Measuring Human Rights: Indicators, Expertise, and Evidence-Based Practice

Article excerpt

Recent decades have witnessed an "evidence-based" revolution. From medicine and nursing to education and economics, many fields have embraced this approach to turning knowledge into action. Evidence-based practice is closely related to the empirical turn, which has taken hold in many disciplines, including international law. (1) However, the discussion about evidence-based practice raises thorny questions when applied to the law (2)--especially areas of the law that are overtly normative, such as human rights--raising the central issue of how our knowledge of the world should relate to norm-based practice. (3)

Despite these complexities, other communities with strong normative commitments--including the humanitarian and human development fields--have increasingly embraced evidence-based practice, standards, and evaluation. Strikingly, these efforts have coincided with the uptake of human rights-based approaches in these fields. Indeed, rights-based indicators are often the main technology relied upon to integrate rights concerns into related fields. (4) Factual assessments, best practice standards, and program monitoring and evaluation in the development and humanitarian arenas now use rights-based indicators to understand a given situation, observe the effects of a particular intervention, and measure progress over time and across geographical space. (5)

Indicators are also increasingly used in the human rights field to understand the scope, dynamics, and relationships among human rights violations; to measure compliance with human rights legal norms; to measure the effectiveness of human rights law and advocacy efforts; and to guide rights-based programming in related fields. (6) Despite this turn to indicators, the question of whether human rights practitioners should embrace evidence-based practice has not been adequately addressed by human rights practitioners and theorists themselves. Instead, there has been a burgeoning emphasis on empirical methods in human rights scholarship, (7) and on the discrete issues of measurement, (8) impact, (9) and fact-finding methods for practitioners. (10) A limited number of studies by scholars--mostly in other fields--have examined human rights from the perspective of evidence-based practice. (11)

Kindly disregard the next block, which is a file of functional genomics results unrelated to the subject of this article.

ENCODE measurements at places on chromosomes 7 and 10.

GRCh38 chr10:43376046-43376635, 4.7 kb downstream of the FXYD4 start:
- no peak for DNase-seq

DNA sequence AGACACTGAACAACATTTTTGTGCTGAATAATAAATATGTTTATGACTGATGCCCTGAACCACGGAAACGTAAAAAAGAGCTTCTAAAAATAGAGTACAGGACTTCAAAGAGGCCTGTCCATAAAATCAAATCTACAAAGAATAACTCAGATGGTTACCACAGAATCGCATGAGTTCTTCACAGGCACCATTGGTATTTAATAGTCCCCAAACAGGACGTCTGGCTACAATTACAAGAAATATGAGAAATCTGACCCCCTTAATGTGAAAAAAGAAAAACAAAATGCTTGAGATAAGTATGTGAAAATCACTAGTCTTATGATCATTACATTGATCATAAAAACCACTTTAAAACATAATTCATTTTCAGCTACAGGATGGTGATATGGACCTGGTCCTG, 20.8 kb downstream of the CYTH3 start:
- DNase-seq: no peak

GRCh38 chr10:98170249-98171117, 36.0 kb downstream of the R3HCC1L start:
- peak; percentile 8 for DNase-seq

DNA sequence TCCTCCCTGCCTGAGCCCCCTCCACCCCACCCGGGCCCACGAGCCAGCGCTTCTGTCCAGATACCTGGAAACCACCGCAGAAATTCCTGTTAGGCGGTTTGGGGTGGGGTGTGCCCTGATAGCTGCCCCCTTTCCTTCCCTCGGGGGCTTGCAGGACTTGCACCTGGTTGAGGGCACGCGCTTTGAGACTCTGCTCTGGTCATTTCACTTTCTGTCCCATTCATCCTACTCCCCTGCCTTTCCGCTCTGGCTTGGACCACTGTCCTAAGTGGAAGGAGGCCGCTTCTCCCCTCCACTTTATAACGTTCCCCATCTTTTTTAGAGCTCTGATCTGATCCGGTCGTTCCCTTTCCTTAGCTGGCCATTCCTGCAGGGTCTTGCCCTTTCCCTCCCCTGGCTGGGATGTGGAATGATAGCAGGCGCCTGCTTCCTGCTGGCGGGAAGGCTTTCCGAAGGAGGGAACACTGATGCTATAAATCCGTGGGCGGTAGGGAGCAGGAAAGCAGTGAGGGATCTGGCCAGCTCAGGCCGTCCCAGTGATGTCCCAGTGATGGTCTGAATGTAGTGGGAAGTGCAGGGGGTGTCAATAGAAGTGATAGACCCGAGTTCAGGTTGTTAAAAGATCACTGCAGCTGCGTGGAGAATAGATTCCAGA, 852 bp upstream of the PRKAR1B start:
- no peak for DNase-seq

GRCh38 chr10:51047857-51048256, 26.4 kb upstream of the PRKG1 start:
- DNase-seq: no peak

Drawing on previous work (12) and using indicators as a lens, (13) my current project considers how the human rights field might also embrace evidence-based practice, and what the impacts of such an approach might be. A turn to evidence-based practice would emphasize specific methods to identify, document, and understand human rights violations. It would require that recommendations be supported using evidence gathered through specific methods, especially quantitative and experimental approaches. It would also continue to expand the use of indicators. This project advances the argument that the creation and deployment of human rights indicators--as a manifestation of a broader turn toward evidence-based practice--is "profoundly ambiguous in its effects." (14) Among the very positive impacts of human rights indicators efforts are the embrace of population-based, quantitative, and systematic qualitative methods that can help human rights advocates know more and different things about human rights than their traditional techniques of fact-finding; the ability to access and deploy the political and cultural force of numbers; and the possibility of building human rights concerns into the very fabric of development, humanitarian practice, and even security measures undertaken by states, inter-governmental organizations, and other powerful actors.

However, the practices surrounding the creation, packaging, and use of human rights indicators have a series of unintended negative impacts as well. Some of the negative impacts stem from risks that are inherent in quantitative ways of knowing, including the existence of methods for measuring--as well as a plethora of data on--some issues or in some places, in contrast to the lack of data on other issues and in other places that are nonetheless central to human rights; the enduring and irresolvable problem of the often venal political manipulation of data; the predatory or abusive methods sometimes used to gather data; and the slippage between the concept one intends to measure and the choice of always-distant proxies--indicators. …